I didn’t know what to expect when I headed to Trier for their Altstadtfest (Old Town Festival) but it turns out it’s made up of mostly drinking, eating and listening to music. One can’t ask for much more from a festival really.
I visited the Altstadtfest in 2012 but it won’t be much different in 2013, the festival has been going on for years after all. We started with a little wine tasting. I wasn’t sure which wine to go with but one of the locals took us through the German menu and after a bit of an interrogation regarding our wine preferences he selected wines for us to try. He was spot on with his recommendations and I loved my semi-sweet wine from the local Mosel region.
The festival has plenty of places to stop for local wine and beer and not surprisingly these were the most popular stalls. Even in the early afternoon the locals were crowding around, drinking up and chatting amongst themselves.
I was planning on sticking to wine during the festival but it was hard to walk by these beautiful fruit punch bowls without trying at least one. Most were spiked with vodka and were very refreshing!
The eating side of things was a little less enjoyable for me as almost everything was deep fried and meaty. You can’t beat a good vegetarian Hungarian langos though. There was lots of international food available including Mexican, Thai and Japanese. I did try some German specialties including these deep fried mushrooms. Good in theory, not so good in practice.
I finally hit the jackpot with a vegetarian flammkuchen. Flammkuchen is kind of like German pizza. You see it a lot around the west of Germany but it’s originally from the Alsace region of France. It’s delicious. Don’t pass it up if you have the chance to try it.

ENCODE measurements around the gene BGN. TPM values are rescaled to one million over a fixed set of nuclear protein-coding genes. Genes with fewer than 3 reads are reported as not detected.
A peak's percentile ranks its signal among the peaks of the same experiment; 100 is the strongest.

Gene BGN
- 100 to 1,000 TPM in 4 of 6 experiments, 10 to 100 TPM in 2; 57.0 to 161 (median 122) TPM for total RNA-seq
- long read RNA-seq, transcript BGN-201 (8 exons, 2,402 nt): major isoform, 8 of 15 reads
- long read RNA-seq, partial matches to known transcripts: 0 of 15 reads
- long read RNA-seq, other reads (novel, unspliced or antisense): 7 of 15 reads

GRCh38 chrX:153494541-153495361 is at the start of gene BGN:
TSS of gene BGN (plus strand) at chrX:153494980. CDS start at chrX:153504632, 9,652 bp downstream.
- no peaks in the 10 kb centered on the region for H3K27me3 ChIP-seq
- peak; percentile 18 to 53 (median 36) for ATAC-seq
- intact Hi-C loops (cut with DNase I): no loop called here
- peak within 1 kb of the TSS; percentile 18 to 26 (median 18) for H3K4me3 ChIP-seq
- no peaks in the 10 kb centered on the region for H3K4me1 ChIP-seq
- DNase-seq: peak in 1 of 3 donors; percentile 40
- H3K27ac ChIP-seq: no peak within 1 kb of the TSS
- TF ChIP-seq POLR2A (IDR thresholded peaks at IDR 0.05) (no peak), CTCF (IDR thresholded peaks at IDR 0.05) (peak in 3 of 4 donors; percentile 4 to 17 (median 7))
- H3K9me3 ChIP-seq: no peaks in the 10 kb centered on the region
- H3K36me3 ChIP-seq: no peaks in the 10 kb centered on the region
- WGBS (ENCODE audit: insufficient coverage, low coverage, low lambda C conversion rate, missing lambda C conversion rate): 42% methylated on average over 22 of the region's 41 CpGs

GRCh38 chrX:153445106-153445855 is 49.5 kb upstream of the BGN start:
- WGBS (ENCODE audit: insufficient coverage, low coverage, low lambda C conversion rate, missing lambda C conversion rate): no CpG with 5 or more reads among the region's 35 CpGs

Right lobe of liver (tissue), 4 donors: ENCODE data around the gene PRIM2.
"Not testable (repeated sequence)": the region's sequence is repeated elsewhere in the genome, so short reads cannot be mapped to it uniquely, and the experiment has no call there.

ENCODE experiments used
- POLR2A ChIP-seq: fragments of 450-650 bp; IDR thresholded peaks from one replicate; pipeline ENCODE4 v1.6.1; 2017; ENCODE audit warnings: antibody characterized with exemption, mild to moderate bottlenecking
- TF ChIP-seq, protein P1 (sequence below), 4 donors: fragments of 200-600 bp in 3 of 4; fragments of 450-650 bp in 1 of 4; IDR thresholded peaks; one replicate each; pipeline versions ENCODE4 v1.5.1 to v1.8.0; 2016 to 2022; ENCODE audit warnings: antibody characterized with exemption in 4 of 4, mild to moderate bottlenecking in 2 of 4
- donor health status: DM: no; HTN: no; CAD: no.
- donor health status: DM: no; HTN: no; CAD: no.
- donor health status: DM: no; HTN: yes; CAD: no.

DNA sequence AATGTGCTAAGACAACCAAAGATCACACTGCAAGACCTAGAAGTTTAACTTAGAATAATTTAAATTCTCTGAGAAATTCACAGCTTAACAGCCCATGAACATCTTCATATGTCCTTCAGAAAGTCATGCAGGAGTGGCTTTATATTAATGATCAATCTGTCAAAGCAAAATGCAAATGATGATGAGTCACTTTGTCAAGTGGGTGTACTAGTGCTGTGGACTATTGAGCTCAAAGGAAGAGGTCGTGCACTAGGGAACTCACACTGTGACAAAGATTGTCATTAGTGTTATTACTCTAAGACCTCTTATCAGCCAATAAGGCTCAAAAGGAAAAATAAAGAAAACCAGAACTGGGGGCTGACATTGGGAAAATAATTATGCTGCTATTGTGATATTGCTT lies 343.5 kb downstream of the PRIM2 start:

If you’re a meat lover, you won’t be disappointed as after the beer and wine stalls the meat stations were the most well stocked. Piles of sausages and steaks were being grilled over hot coals and thrown between chunky bread rolls. Meat and bread were big at the Altstadtfest.
The entertainment at the festival was mostly music. There was jazz, church choirs and lots more in between.
Roman Sightseeing in Trier
If you’re not in Trier during the festival there’s plenty to see anyway. Trier was a great Roman city back in the day and there are loads of Roman ruins scattered around the city. My favourite is the Porta Nigra gate to the city. At one point there were four of these gates but this is the only one which remains.
The second most important Roman site in Trier is the Imperial Baths. The Romans were geniuses when it came to water and they created a complex system of hot and cold baths plus steam and relaxation rooms. There are no natural hot springs in Trier but they still managed to bring the water in and heat it to the exact temperature required.
There is also a huge Roman amphitheatre which is still used today although no longer for killing wild animals and gladiators. Much prettier is the Roman bridge which dates from the 2nd century and is still used by traffic today without any structural problems.
Not from Roman times but there are a couple of historic cranes located on the banks of the Moselle. One is from medieval times and the other from the 18th century. The engine used to work the cranes was powered only by manpower. Not a fun job I’d imagine.
In between the Porta Nigra and the Imperial Baths is the beautiful garden of the Palace of Trier which is a nice spot to take a break from the festival and sightseeing.
Where to Stay
I stayed in Trier at the Mercure Hotel Trier Porta Nigra. The hotel is located directly opposite the stunning Porta Nigra and I snapped the above photo of it from Mercure’s breakfast room. It’s not a bad view to eat breakfast to.
When to Visit
The Old Town Festival is held during June or it’s worth visiting Trier in December when the Christmas markets are on. Trier Tourism has a list of annual events on their website but the city’s Roman monuments and other sights can be visited all year round.1